ADELAIDE, Australia — Who doesn’t like a three-day weekend? As the concept of a four-day work week gains popularity in countries across the globe, a new study finds that the extra day off really does do wonders for your health! Researchers in Australia have found that people are more active and live a healthier lifestyle when they’re on vacation — even if that break is just three days long.
A team from the University of South Australia finds that people on vacation engage in more healthy behaviors, such as participating in moderate-to-vigorous physical activity, sleeping more, and sitting down less (sedentary behavior). The results come from a 13-month study of over 300 adults with an average of 40.
In general, the group was more likely to opt for the big, long vacation than a four-day work week — going on two to three vacations lasting around 12 days during that year. The most common vacation types were “outdoor recreation” (35%), “family/social events” (31%), “rest and relaxation” (17%), and “non-leisure pursuits” such as caring for family or doing home improvements (17%).
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Regardless of what people were doing or how long their break was, results show that vacationers engaged in 13 percent more moderate-to-vigorous physical activity each day. That’s about five minutes more than normal. They also spent five percent less time doing sedentary activities like sitting and watching TV. This equates to about half-hour less each day while on vacation. Participants also slept for an extra 21 minutes a night on average.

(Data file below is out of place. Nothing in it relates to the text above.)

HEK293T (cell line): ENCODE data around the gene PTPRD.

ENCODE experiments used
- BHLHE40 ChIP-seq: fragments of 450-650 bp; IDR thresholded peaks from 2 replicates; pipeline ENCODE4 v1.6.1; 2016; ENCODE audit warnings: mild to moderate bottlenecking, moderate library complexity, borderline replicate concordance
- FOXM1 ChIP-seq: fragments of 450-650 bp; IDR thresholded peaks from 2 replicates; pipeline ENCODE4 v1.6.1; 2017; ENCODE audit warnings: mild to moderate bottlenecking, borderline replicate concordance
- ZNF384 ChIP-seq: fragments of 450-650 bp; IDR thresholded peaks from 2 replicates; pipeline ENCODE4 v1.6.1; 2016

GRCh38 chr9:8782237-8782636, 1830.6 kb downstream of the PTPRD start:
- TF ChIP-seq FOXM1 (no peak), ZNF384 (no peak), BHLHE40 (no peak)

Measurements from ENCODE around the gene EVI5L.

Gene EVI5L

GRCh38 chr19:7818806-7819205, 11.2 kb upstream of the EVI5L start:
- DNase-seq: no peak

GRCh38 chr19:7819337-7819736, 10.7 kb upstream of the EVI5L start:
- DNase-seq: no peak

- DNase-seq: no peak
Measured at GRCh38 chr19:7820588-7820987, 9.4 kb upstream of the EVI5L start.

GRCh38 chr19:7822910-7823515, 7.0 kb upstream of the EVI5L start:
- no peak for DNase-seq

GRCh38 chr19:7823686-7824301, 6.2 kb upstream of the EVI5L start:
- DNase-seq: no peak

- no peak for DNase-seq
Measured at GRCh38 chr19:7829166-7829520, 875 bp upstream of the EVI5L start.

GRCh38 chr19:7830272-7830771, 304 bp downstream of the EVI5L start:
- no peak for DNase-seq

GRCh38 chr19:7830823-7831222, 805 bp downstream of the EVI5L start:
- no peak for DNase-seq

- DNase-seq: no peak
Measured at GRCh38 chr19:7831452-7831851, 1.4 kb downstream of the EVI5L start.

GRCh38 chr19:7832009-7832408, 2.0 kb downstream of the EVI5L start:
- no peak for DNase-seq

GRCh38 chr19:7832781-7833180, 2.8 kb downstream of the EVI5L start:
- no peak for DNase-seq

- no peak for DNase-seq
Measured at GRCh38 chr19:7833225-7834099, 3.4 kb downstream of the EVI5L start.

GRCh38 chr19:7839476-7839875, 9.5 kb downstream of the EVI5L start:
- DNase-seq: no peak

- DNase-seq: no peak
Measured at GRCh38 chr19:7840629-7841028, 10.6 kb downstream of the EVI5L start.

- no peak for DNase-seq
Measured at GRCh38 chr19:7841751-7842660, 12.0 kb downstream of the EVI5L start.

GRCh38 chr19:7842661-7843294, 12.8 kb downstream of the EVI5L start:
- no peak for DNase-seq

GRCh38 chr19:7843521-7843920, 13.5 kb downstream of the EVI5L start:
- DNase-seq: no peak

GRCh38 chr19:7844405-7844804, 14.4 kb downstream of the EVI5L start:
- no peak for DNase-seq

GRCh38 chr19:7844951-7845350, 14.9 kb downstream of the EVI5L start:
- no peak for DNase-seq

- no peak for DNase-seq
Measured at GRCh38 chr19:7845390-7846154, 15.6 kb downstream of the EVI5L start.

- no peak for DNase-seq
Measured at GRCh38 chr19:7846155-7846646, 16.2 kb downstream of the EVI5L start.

“When people go on holiday, they’re changing their everyday responsibilities because they’re not locked down to their normal schedule,” says UniSA researcher Dr. Ty Ferguson in a university release.
“In this study, we found that movement patterns changed for the better when on holiday, with increased physical activity and decreased sedentary behavior observed across the board.”
“We also found that people gained an extra 21 minutes of sleep each day they were on holiday, which can have a range of positive effects on our physical and mental health. For example, getting enough sleep can help improve our mood, cognitive function, and productivity. It can also help lower our risk of developing a range of health conditions, such as obesity, diabetes, cardiovascular disease, and depression,” Dr. Ferguson continues.
“Interestingly, the size of these changes increased in line with the length of the holiday – so the longer the holiday, the better the health benefits.”
Scientists are ‘all in’ on the 4-day work week
“A shorter working week is being trialed by companies all over the world. Not surprisingly, employees reported less stress, burnout, fatigue, as well as better mental health and improved work-life balance,” says UniSA’s Professor Carol Maher, a senior researcher on the study.
“This study provides empirical evidence that people have healthier lifestyle patterns when they have a short break, such as a three-day weekend. This increase in physical activity and sleep is expected to have positive effects on both mental and physical health, contributing to the benefits observed with a four-day work week.”
“Importantly, our study also showed that even after a short holiday, people’s increased sleep remained elevated for two weeks, showing that the health benefits of a three-day break can have lasting effects beyond the holiday itself,” Prof. Maher concludes. “As the world adapts to a new normal, perhaps it’s time to embrace the long weekend as a way to boost our physical and mental health.”
The findings are published in the International Journal of Behavioral Nutrition and Physical Activity.